Trial for vaccine in prevention of equine grass sickness

Published: 15 November 2019

After years of initial planning and preliminary studies, a unique nationwide field trial for a vaccine for the prevention of Equine Grass Sickness (EGS) has been completed.

The trial was co-ordinated by the Animal Health Trust, in collaboration with the veterinary schools of the Universities of Edinburgh, Liverpool and Surrey, with some logistical and other support provided by EGS-dedicated charity, the Moredun Foundation Equine Grass Sickness Fund. It involved over 1,000 horses and ponies residing on 120 premises across the UK which had been previously affected by a high incidence of EGS cases.

The trial aimed to determine the effectiveness of a C. botulinum type C vaccination in preventing EGS, by comparing incidence between groups of vaccinated and placebo-treated horses and ponies.

Scientific evidence suggests that EGS may be associated with the bacterium Clostridium botulinum (C. botulinum) type C, which is found commonly within soil and is capable of producing a range of toxins. It is possible to successfully prevent other similar diseases (such as tetanus and botulism) by vaccination, which suggests it could be possible to prevent EGS by vaccination.

Experimental challenge studies are the most commonly used research method to test the efficacy of vaccines for disease prevention. However it is not possible to experimentally reproduce EGS and therefore a field vaccine trial was the only available method of evaluating the effect of vaccination.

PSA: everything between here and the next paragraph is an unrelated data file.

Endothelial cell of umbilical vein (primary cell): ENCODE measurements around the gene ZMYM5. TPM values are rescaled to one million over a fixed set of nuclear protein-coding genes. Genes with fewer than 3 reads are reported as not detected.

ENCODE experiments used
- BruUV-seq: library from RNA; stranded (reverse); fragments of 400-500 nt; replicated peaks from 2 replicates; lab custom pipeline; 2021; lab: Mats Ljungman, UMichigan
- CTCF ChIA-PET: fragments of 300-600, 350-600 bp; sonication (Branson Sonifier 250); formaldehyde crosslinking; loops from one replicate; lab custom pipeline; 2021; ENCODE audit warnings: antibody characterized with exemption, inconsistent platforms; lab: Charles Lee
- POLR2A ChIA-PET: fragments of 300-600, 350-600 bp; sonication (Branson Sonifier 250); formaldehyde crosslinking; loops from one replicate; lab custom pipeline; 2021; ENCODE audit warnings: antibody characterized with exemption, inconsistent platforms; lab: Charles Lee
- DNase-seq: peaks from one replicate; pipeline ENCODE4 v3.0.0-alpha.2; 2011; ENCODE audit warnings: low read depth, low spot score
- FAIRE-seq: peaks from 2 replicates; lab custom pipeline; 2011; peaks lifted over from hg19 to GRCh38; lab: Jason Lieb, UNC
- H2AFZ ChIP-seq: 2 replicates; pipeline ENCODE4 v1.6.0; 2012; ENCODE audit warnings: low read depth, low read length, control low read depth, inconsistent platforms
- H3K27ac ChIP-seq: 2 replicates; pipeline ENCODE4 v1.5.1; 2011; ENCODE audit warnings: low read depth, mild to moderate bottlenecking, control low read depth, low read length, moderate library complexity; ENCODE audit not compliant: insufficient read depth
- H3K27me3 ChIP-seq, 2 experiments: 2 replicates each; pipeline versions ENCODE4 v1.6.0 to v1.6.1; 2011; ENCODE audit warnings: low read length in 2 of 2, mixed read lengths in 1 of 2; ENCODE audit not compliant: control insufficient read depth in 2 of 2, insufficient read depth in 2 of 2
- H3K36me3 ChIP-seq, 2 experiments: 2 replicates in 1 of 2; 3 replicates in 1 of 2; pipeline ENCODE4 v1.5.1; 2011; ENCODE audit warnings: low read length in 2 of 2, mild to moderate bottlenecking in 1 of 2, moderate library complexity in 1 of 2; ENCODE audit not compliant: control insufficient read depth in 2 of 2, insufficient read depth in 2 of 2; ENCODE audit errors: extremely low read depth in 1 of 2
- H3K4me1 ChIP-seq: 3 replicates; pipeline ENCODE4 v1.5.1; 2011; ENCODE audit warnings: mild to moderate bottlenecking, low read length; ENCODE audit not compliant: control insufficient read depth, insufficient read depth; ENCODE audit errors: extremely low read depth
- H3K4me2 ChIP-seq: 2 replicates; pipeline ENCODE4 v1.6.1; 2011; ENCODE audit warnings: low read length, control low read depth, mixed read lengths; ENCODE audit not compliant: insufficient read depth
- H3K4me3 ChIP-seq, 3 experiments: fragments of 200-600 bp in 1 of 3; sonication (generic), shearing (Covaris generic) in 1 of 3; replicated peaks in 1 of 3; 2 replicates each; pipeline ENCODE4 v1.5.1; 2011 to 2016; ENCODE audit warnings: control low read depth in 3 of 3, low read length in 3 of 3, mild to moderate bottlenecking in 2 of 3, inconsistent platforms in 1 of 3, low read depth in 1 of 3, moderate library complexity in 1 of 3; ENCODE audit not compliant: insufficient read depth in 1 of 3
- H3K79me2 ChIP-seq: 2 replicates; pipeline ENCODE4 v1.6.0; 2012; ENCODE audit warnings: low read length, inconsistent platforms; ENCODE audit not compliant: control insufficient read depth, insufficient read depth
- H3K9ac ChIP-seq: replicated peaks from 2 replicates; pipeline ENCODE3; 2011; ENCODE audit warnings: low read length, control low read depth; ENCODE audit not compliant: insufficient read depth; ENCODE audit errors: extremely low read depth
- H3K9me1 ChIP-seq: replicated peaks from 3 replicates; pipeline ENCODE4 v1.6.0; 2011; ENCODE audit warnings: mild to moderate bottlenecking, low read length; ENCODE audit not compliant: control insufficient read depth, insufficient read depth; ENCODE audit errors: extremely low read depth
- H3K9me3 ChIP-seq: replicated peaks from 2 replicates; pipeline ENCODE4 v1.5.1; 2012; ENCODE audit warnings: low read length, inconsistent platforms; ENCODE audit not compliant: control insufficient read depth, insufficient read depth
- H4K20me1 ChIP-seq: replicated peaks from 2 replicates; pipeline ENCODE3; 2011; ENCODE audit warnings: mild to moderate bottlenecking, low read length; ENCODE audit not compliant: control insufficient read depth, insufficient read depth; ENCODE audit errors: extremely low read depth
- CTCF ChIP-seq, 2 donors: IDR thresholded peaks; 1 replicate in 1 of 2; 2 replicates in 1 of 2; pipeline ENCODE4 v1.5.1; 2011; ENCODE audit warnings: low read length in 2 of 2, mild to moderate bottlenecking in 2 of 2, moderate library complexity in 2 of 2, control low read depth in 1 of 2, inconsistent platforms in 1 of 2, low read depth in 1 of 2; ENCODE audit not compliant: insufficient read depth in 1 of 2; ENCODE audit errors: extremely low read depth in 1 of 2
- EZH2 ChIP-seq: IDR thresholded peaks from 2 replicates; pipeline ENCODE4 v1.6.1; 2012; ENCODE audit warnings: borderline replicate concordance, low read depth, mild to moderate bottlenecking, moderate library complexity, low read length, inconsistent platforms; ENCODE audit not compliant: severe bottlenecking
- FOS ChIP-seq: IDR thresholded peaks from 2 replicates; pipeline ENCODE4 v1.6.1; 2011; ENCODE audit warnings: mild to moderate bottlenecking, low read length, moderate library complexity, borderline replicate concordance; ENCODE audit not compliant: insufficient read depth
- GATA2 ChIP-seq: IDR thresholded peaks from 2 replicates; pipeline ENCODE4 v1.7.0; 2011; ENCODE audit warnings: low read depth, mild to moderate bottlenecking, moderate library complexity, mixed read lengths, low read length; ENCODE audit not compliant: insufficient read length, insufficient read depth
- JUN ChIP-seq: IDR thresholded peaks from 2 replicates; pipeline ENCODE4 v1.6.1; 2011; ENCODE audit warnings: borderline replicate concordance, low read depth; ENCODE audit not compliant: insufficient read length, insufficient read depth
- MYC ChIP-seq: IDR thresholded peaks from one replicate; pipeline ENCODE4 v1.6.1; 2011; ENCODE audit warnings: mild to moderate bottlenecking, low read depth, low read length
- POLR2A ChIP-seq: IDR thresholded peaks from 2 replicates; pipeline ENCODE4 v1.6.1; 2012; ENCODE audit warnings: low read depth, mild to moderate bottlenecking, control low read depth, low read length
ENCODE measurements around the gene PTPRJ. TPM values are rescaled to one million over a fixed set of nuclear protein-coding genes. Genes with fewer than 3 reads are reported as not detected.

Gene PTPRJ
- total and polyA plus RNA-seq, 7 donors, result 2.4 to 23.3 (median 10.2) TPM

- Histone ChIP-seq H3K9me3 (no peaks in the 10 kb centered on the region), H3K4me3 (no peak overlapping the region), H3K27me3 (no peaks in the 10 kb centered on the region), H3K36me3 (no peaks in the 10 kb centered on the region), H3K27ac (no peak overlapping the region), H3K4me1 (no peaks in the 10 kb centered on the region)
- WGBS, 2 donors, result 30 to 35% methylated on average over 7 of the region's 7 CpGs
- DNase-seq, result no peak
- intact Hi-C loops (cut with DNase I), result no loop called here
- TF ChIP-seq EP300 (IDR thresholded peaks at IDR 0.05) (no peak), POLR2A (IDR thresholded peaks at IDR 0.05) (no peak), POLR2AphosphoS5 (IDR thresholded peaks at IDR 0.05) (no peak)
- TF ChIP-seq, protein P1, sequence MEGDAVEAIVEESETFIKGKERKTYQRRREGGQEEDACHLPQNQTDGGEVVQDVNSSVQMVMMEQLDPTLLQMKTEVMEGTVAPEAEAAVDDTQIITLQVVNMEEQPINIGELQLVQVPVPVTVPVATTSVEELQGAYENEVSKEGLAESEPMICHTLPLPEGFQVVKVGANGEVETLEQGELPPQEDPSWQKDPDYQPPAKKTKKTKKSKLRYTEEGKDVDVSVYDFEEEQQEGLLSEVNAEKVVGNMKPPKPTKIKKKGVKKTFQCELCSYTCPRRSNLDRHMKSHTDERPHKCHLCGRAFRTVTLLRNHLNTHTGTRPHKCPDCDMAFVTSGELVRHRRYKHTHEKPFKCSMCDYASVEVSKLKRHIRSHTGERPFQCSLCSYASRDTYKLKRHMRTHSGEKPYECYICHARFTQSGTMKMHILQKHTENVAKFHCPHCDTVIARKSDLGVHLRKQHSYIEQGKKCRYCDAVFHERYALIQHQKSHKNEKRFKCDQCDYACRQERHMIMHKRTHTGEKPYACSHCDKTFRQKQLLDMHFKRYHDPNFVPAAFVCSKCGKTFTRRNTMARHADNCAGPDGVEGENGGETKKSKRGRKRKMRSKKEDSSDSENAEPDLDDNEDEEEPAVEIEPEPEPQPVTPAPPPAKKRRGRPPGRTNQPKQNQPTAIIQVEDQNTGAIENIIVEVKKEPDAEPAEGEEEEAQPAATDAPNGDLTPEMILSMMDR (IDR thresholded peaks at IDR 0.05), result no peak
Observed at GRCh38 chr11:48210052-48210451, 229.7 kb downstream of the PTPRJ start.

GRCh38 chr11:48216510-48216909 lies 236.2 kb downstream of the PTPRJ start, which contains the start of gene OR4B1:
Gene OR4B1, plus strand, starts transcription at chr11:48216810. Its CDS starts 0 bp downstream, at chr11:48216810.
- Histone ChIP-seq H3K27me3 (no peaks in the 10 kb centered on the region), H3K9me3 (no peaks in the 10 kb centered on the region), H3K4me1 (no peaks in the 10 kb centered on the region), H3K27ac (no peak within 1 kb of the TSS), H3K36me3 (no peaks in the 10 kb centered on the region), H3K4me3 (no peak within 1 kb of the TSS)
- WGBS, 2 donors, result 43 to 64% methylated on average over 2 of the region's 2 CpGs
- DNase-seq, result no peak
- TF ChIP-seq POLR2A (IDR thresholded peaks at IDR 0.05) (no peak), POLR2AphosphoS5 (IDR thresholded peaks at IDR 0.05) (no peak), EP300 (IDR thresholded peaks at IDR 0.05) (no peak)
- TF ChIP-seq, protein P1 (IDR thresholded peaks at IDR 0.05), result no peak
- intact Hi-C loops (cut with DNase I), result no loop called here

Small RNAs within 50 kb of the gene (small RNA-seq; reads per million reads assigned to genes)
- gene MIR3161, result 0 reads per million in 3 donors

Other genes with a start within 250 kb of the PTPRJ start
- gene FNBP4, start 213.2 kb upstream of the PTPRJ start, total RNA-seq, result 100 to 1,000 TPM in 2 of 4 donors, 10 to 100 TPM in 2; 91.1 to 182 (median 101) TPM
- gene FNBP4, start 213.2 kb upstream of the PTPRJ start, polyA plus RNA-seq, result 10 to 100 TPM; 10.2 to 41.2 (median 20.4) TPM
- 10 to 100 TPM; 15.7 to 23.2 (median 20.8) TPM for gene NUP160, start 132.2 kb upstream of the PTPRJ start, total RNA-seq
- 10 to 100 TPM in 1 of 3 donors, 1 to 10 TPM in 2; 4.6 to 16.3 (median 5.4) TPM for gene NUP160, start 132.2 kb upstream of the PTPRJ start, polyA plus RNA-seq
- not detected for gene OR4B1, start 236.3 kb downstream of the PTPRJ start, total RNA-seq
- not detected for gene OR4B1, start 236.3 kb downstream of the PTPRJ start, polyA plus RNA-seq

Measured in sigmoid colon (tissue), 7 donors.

The results of the field trial found both the C. botulinum type C vaccine and placebo injections were shown to be safe, with a low frequency of local injection site reactions being reported during the trial.

The majority of horses and ponies in the vaccine group had a significant immune response following the primary vaccination course; C. botulinum type C antibody levels after the primary course of injections were on average 2.5 times higher than those before the first vaccination. The horses and ponies in the placebo treatment group showed little change in their antibody levels following their primary course of injections, which was expected.

However, the overall incidence of EGS during the four-year field trial was considerably lower than anticipated, with just nine confirmed cases occurring amongst the enrolled horses and ponies over the entire trial period. Compared to the placebo-treated group, the risk of EGS was not significantly reduced in the vaccine group. Meaning that, unfortunately, the trial failed to provide evidence of an effect of vaccination in the prevention of EGS.

However, consistent with previous research studies, both young animal age and low C. botulinum type C antibody levels were significantly associated with an increased risk of EGS. For the first time, findings from this trial confirmed that low C. botulinum type C antibody levels were found in horses and ponies affected by EGS before the onset of the disease, and the results have highlighted the key role a horse or pony’s immune response has in their risk of developing EGS. Therefore further research to fully elucidate the nature of the association between C. botulinum type C and EGS would be warranted.

“Although the EGS field trial did not demonstrate a significant protective effect of the C. botulinum type C vaccine against EGS, this truly unique research has still achieved a number of things. We now have a greater understanding of equine grass sickness and the trial provided further evidence of vaccine safety under conditions of field use.”

Dr. Richard Newton, Animal Health Trust

“We are so grateful to all the veterinary practices, horse owners and supporters who helped make this research possible. The significant amount of data that has been collated during this nationwide field trial will be a very valuable resource for subsequent research studies to benefit future generations of horses and ponies.”

Dr. Jo Ireland, University of Liverpool

 

Source: Animal Health Trust

 

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